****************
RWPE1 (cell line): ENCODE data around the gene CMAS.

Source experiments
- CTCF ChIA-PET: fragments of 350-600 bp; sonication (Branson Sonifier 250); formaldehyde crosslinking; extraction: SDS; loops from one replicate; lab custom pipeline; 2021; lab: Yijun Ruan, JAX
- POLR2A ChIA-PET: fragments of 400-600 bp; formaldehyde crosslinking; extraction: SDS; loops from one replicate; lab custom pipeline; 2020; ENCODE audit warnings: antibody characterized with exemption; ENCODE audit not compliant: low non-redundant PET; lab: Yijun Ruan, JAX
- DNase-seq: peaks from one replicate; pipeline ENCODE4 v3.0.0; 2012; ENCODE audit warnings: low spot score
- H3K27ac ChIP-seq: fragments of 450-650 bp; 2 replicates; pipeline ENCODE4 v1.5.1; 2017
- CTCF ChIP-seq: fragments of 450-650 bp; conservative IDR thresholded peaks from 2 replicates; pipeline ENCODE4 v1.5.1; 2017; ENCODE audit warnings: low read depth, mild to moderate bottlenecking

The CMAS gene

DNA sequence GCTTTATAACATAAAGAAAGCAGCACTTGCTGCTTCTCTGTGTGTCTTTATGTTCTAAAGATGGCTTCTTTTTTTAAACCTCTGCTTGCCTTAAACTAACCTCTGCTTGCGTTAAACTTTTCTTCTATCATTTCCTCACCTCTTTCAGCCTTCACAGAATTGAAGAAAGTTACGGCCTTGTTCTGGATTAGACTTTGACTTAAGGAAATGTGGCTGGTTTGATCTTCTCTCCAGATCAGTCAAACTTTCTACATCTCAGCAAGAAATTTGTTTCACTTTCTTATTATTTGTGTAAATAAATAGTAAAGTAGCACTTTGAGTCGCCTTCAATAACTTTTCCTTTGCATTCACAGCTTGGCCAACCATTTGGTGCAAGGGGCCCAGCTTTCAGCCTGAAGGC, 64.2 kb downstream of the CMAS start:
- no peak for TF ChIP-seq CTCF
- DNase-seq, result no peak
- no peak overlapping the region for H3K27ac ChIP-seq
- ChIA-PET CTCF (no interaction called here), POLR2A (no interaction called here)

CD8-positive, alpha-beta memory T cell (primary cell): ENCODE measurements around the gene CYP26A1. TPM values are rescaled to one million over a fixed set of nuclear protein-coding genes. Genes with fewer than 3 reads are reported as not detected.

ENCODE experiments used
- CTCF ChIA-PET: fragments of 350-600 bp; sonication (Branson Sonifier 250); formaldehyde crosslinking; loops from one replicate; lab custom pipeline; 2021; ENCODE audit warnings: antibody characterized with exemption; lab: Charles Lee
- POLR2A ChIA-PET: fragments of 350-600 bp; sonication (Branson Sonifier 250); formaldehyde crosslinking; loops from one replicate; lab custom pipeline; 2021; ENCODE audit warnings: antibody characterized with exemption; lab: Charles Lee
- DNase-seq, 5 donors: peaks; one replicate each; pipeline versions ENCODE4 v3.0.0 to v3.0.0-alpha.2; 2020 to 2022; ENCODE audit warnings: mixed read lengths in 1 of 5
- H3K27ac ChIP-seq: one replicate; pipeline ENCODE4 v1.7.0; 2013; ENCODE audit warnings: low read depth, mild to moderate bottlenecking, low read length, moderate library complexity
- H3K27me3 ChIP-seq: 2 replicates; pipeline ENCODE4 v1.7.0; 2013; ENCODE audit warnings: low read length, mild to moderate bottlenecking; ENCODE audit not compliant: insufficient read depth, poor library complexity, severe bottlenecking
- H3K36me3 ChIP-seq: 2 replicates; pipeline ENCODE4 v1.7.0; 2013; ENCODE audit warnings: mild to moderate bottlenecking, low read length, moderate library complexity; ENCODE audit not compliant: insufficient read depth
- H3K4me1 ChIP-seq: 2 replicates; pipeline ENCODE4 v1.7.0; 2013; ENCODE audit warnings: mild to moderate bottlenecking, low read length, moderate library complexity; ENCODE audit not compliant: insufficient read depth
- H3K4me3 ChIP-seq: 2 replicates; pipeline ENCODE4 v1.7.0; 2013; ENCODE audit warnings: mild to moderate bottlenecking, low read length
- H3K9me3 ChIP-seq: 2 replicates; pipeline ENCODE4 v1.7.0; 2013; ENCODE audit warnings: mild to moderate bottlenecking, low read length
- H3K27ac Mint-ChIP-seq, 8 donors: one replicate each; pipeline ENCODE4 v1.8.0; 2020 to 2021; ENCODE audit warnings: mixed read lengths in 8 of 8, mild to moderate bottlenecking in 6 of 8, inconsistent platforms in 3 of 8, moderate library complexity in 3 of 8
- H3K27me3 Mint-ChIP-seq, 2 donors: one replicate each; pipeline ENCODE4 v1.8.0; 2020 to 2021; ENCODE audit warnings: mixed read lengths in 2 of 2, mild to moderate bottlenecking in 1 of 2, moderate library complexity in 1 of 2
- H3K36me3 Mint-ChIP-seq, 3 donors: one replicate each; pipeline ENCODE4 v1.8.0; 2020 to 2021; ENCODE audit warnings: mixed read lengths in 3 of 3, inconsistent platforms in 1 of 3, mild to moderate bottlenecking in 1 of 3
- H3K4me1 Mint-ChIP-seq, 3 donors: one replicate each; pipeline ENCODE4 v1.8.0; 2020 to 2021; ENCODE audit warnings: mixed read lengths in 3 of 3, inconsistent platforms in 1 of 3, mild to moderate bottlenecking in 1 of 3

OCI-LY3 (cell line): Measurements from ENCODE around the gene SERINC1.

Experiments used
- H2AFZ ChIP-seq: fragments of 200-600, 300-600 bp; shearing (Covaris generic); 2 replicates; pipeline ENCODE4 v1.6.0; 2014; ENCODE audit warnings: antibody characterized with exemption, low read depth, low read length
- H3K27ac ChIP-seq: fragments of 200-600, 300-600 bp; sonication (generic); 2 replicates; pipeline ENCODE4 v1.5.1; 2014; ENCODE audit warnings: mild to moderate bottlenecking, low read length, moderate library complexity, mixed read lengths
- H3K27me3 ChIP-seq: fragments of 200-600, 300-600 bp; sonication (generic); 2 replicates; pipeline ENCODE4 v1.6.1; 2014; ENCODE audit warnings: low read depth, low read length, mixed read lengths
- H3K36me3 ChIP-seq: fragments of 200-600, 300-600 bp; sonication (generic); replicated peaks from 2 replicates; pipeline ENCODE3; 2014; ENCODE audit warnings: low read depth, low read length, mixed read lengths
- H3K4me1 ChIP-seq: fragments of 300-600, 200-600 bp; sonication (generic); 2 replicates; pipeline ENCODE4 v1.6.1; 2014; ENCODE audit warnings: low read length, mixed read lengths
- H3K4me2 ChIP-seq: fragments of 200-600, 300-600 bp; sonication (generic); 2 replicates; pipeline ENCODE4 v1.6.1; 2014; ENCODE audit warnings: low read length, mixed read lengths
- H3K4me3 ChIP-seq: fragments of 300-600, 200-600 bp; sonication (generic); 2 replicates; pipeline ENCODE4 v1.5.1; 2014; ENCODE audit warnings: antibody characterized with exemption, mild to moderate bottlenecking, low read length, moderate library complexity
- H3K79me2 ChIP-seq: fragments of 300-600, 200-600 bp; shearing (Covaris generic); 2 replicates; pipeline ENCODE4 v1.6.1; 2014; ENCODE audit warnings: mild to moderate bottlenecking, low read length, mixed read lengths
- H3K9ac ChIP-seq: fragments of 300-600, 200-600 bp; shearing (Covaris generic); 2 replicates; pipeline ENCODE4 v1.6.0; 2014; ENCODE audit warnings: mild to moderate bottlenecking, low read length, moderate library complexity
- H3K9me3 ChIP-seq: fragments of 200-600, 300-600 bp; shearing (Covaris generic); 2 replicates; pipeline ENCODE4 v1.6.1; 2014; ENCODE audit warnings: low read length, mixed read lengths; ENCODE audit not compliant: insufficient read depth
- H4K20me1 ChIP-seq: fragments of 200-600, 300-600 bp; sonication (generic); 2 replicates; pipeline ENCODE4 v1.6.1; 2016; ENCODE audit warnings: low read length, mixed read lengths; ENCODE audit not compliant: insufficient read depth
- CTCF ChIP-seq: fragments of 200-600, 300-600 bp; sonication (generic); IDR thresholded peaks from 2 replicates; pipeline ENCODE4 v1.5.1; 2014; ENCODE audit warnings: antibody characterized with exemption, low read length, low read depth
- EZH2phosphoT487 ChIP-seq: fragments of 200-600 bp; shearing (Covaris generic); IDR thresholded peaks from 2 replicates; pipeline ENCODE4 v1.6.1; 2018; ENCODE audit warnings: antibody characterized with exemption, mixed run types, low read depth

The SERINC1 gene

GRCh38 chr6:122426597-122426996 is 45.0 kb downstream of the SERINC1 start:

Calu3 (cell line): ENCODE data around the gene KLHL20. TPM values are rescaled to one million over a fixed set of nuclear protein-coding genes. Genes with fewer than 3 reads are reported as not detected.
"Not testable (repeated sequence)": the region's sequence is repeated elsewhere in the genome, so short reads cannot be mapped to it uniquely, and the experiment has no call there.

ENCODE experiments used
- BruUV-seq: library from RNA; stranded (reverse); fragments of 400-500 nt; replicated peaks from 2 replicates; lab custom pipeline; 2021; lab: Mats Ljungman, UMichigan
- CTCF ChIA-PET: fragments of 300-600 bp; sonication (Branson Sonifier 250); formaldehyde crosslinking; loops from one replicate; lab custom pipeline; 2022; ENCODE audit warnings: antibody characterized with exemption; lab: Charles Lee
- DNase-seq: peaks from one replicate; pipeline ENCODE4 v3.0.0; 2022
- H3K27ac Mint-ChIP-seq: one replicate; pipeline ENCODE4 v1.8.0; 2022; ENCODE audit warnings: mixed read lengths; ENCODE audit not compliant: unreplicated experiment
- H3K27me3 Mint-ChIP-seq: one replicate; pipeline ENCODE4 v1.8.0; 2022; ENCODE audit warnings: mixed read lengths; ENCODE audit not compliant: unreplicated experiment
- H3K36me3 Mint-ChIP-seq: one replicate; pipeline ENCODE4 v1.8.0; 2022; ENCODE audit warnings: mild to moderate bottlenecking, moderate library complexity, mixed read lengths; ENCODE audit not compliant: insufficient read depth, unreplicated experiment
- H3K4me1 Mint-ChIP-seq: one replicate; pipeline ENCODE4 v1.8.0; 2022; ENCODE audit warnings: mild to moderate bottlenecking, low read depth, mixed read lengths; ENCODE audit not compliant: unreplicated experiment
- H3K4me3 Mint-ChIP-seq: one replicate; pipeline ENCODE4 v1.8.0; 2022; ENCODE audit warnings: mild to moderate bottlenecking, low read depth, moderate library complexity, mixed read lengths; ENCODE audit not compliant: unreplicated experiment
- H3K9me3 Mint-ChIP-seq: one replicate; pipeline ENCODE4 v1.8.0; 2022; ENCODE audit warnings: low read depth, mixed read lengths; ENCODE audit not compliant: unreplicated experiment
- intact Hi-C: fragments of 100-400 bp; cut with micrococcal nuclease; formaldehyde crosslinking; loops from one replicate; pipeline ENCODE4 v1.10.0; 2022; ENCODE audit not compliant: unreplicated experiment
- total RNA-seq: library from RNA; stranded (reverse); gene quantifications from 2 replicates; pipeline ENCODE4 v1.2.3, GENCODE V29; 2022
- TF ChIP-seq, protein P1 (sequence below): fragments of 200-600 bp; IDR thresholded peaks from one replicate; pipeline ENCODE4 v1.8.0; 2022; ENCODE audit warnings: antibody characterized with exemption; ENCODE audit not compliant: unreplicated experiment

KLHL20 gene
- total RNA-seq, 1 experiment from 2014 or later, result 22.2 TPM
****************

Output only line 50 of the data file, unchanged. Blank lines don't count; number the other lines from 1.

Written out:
- CTCF ChIA-PET: fragments of 300-600 bp; sonication (Branson Sonifier 250); formaldehyde crosslinking; loops from one replicate; lab custom pipeline; 2022; ENCODE audit warnings: antibody characterized with exemption; lab: Charles Lee